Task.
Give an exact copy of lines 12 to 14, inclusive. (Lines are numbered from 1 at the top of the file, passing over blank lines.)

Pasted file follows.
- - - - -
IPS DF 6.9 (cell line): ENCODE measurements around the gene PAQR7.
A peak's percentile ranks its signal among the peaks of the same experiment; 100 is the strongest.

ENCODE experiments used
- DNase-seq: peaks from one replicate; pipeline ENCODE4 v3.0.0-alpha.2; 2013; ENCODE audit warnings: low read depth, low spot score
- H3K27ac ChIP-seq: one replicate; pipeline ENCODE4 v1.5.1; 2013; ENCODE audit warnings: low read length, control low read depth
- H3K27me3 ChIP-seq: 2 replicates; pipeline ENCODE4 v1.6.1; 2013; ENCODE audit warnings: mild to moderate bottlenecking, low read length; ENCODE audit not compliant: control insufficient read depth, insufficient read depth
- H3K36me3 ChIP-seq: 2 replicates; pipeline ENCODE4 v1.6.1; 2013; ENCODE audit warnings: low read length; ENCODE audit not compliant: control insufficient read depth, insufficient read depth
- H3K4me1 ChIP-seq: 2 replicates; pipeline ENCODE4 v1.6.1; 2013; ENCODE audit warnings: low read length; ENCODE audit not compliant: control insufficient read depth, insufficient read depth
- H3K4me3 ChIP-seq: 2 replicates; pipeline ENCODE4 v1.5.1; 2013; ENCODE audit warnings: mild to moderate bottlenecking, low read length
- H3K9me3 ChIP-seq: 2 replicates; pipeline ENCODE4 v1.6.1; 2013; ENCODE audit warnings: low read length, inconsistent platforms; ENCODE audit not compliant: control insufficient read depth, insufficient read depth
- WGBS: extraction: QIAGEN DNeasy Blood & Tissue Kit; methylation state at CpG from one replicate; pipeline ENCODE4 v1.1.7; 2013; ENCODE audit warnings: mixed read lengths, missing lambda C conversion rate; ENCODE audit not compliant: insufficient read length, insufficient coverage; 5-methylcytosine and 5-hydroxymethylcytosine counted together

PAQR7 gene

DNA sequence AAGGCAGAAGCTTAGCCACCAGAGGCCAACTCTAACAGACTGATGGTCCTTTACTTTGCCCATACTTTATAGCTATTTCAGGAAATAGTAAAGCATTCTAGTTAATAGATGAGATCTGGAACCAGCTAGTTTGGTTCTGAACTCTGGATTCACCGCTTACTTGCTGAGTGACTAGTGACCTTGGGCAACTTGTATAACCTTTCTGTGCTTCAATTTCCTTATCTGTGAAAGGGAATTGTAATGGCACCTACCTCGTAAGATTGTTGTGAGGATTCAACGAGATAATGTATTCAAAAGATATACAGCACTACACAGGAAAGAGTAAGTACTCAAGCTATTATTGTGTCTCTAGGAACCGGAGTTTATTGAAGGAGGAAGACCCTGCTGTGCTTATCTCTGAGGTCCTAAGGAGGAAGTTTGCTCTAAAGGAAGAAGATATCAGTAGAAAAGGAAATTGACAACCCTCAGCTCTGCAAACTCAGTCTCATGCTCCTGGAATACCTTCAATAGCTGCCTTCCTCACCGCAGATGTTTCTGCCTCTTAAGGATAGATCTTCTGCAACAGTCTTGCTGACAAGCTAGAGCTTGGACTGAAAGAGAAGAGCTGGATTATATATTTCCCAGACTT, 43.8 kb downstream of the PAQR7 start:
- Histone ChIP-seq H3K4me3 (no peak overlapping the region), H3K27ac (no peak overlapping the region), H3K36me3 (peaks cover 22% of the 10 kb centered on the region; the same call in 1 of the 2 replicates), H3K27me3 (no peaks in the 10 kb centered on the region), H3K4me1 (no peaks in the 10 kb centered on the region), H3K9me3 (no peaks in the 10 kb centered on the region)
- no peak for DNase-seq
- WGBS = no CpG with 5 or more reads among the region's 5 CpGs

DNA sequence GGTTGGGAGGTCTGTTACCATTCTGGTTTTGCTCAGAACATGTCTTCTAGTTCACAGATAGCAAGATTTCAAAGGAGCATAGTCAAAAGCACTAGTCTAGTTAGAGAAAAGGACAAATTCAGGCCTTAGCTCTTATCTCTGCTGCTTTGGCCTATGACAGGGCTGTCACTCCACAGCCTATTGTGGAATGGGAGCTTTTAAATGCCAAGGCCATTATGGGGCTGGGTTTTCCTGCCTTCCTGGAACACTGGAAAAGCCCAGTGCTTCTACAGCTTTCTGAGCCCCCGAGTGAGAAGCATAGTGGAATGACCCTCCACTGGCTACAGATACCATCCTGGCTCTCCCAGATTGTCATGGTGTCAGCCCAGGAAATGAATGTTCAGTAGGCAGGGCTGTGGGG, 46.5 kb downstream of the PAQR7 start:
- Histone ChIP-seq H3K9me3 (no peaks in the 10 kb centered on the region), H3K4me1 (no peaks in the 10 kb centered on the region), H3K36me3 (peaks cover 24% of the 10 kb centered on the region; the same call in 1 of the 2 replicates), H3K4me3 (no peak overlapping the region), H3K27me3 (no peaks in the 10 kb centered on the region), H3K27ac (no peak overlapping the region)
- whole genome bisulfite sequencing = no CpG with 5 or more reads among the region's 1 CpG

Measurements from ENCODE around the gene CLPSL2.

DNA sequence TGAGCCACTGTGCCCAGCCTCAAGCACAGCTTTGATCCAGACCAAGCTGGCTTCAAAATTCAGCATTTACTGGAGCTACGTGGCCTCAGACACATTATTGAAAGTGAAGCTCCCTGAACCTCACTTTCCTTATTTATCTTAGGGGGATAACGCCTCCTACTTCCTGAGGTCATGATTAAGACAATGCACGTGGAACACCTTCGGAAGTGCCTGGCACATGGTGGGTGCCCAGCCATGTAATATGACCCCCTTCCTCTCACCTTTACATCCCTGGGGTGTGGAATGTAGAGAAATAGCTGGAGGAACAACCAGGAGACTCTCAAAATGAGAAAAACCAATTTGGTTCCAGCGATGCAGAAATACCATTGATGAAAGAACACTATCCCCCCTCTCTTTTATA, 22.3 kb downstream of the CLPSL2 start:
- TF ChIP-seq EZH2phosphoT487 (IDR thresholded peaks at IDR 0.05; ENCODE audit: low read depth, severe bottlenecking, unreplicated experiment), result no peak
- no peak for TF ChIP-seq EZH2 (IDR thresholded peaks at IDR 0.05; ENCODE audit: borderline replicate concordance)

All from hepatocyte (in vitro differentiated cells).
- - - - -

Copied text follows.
PAQR7 gene

DNA sequence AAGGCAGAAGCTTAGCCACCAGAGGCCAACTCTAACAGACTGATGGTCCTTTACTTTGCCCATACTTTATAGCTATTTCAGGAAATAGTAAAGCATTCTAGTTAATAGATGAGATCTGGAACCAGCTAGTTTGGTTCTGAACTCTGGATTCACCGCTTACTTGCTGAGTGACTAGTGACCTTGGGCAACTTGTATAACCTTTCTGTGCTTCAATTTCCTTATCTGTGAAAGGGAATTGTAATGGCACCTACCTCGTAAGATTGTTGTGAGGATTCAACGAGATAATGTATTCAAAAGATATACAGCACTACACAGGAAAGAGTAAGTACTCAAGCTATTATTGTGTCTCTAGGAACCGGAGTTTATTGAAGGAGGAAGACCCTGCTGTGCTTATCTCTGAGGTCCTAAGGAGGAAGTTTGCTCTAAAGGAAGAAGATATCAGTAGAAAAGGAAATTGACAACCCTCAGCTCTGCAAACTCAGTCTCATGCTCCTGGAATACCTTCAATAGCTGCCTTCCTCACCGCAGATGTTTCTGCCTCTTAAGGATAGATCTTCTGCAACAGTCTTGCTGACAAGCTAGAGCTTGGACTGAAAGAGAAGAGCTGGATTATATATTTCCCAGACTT, 43.8 kb downstream of the PAQR7 start:
- Histone ChIP-seq H3K4me3 (no peak overlapping the region), H3K27ac (no peak overlapping the region), H3K36me3 (peaks cover 22% of the 10 kb centered on the region; the same call in 1 of the 2 replicates), H3K27me3 (no peaks in the 10 kb centered on the region), H3K4me1 (no peaks in the 10 kb centered on the region), H3K9me3 (no peaks in the 10 kb centered on the region)